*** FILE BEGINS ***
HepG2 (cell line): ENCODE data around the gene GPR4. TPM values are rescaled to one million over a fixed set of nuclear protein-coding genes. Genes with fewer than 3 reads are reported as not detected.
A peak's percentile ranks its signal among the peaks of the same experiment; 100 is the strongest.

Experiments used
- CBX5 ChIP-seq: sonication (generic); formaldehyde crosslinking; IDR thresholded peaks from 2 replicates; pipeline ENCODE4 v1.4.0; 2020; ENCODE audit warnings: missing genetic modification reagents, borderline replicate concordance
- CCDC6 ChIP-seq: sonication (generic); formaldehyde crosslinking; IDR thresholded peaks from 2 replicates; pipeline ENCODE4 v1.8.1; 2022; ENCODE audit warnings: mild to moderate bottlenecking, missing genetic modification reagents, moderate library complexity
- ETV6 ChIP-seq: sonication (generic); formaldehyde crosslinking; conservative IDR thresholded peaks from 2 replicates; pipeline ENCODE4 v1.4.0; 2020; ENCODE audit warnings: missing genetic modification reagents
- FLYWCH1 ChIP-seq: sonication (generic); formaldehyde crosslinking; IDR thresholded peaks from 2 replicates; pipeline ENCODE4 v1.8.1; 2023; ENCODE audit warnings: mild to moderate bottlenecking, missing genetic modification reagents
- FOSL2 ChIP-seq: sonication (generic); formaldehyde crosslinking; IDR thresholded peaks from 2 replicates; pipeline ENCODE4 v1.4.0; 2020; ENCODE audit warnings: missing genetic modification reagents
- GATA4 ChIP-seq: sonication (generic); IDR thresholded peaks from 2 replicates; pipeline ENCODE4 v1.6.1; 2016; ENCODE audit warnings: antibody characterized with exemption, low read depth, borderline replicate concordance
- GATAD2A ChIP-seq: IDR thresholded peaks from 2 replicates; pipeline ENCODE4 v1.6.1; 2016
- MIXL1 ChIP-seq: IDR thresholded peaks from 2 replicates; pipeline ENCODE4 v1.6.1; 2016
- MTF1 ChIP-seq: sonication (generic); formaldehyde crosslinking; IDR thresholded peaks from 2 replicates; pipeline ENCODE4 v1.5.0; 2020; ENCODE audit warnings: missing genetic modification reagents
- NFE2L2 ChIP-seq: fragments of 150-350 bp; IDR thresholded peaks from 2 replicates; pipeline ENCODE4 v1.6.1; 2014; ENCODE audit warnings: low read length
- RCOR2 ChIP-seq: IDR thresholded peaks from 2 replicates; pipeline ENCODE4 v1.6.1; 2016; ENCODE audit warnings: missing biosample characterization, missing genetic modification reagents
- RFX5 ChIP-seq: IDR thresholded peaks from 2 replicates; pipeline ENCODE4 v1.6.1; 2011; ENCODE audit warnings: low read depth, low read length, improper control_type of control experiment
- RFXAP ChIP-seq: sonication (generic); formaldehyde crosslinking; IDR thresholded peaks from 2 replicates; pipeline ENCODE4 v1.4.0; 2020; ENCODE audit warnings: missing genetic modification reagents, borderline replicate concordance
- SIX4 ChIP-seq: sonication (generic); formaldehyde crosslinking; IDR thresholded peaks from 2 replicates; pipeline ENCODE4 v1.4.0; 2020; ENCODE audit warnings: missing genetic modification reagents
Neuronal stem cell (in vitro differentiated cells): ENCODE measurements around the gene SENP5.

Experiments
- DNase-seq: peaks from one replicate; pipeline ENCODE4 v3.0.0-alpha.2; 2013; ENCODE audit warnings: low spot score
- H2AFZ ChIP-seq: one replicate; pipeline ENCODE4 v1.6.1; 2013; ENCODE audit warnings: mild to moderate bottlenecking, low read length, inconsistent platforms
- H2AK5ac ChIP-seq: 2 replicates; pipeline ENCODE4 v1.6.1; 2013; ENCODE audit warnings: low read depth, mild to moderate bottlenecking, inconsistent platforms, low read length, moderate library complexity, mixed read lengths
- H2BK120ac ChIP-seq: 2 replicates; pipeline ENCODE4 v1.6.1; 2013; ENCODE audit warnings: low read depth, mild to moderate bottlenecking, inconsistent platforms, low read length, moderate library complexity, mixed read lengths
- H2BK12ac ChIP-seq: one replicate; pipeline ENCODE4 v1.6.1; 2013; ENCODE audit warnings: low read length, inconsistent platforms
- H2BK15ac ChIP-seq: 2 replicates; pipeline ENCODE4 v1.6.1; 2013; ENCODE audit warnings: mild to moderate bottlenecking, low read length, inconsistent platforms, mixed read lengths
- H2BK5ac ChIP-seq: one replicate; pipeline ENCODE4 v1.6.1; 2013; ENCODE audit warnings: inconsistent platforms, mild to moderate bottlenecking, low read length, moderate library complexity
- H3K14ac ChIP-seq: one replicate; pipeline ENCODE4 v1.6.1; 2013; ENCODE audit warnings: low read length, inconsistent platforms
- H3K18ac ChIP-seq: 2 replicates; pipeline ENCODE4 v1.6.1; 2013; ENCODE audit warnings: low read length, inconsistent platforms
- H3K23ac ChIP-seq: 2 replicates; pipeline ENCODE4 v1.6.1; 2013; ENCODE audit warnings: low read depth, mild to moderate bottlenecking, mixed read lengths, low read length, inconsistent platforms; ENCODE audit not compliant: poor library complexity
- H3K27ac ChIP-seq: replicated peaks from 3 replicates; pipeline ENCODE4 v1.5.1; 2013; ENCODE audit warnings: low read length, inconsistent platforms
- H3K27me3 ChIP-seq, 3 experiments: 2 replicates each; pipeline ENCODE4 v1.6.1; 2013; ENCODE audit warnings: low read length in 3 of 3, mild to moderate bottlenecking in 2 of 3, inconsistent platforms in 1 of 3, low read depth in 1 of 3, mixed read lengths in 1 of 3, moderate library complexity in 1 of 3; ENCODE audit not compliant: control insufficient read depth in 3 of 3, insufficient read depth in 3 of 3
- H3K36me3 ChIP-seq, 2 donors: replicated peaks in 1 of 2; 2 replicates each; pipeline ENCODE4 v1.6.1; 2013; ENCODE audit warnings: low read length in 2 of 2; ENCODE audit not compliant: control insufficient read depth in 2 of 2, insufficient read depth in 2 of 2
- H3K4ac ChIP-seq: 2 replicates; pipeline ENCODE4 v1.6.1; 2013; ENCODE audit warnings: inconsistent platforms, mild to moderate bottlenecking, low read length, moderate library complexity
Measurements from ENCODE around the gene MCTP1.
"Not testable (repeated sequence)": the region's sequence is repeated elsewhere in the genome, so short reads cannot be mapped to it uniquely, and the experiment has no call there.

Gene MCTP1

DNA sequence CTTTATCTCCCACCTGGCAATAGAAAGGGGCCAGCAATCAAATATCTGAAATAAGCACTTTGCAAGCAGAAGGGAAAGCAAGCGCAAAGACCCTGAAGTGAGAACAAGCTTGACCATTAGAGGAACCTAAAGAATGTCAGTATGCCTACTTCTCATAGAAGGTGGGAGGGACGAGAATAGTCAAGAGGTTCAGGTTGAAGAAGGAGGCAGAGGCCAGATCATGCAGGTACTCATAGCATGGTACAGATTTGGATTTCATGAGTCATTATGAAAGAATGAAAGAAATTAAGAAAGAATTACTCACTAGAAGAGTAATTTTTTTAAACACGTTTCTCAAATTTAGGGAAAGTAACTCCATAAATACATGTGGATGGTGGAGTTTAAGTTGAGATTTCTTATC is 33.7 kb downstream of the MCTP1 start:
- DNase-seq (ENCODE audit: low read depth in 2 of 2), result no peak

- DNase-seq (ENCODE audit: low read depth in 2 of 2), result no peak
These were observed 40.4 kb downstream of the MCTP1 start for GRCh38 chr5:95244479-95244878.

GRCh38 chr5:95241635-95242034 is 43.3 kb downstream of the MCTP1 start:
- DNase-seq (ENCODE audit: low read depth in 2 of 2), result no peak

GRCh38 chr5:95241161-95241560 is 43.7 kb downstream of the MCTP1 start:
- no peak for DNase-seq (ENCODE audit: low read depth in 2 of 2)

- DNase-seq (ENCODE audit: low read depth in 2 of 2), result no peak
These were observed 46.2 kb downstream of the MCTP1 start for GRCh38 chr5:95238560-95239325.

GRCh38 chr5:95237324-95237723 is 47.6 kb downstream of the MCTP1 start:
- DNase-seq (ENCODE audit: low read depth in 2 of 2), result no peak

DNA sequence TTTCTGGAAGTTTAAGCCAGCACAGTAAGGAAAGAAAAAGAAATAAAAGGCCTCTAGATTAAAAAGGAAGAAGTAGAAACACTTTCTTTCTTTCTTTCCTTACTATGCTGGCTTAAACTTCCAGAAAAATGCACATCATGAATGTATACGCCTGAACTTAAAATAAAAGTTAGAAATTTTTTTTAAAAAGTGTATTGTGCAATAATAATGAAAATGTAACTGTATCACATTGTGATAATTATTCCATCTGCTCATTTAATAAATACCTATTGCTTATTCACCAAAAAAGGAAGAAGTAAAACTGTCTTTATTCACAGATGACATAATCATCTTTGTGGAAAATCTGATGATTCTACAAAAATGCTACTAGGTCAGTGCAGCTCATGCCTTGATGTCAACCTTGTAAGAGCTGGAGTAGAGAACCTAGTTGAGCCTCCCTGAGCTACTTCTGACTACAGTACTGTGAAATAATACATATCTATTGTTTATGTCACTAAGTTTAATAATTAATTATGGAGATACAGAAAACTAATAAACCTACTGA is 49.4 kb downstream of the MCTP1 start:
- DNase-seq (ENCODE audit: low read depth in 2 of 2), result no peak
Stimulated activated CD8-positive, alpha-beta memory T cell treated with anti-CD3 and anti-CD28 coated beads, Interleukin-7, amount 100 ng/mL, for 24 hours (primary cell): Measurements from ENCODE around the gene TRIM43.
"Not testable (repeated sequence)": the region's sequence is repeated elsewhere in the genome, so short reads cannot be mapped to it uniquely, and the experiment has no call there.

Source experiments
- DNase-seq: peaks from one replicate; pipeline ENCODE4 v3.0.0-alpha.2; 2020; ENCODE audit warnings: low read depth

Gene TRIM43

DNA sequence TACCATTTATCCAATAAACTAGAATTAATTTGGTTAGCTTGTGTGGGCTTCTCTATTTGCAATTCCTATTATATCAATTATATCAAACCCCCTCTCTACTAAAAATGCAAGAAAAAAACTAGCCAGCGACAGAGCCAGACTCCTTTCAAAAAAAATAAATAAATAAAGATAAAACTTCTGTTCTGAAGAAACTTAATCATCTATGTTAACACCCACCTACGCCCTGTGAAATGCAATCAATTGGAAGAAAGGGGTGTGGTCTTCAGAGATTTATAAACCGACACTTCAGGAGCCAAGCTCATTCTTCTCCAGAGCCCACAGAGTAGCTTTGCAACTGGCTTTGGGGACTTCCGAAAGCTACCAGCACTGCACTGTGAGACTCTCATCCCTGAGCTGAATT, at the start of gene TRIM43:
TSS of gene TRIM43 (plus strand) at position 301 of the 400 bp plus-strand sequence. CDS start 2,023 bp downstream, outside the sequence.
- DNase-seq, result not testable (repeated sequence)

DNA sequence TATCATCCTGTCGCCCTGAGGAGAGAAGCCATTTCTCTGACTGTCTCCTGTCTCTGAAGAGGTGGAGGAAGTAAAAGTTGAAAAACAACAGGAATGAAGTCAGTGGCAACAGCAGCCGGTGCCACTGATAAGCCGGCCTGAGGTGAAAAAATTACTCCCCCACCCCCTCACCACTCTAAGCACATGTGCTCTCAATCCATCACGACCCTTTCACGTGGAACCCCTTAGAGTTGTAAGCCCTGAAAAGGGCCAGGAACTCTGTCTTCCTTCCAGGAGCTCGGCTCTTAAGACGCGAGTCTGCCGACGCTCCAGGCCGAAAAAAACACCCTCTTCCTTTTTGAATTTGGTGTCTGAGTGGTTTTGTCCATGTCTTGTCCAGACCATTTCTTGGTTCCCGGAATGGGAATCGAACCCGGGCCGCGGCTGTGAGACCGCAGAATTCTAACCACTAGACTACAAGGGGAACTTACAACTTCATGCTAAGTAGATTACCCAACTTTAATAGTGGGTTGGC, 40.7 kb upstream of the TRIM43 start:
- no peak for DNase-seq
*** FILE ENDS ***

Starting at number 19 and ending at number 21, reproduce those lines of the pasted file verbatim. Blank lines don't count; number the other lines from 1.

Experiments
- DNase-seq: peaks from one replicate; pipeline ENCODE4 v3.0.0-alpha.2; 2013; ENCODE audit warnings: low spot score
- H2AFZ ChIP-seq: one replicate; pipeline ENCODE4 v1.6.1; 2013; ENCODE audit warnings: mild to moderate bottlenecking, low read length, inconsistent platforms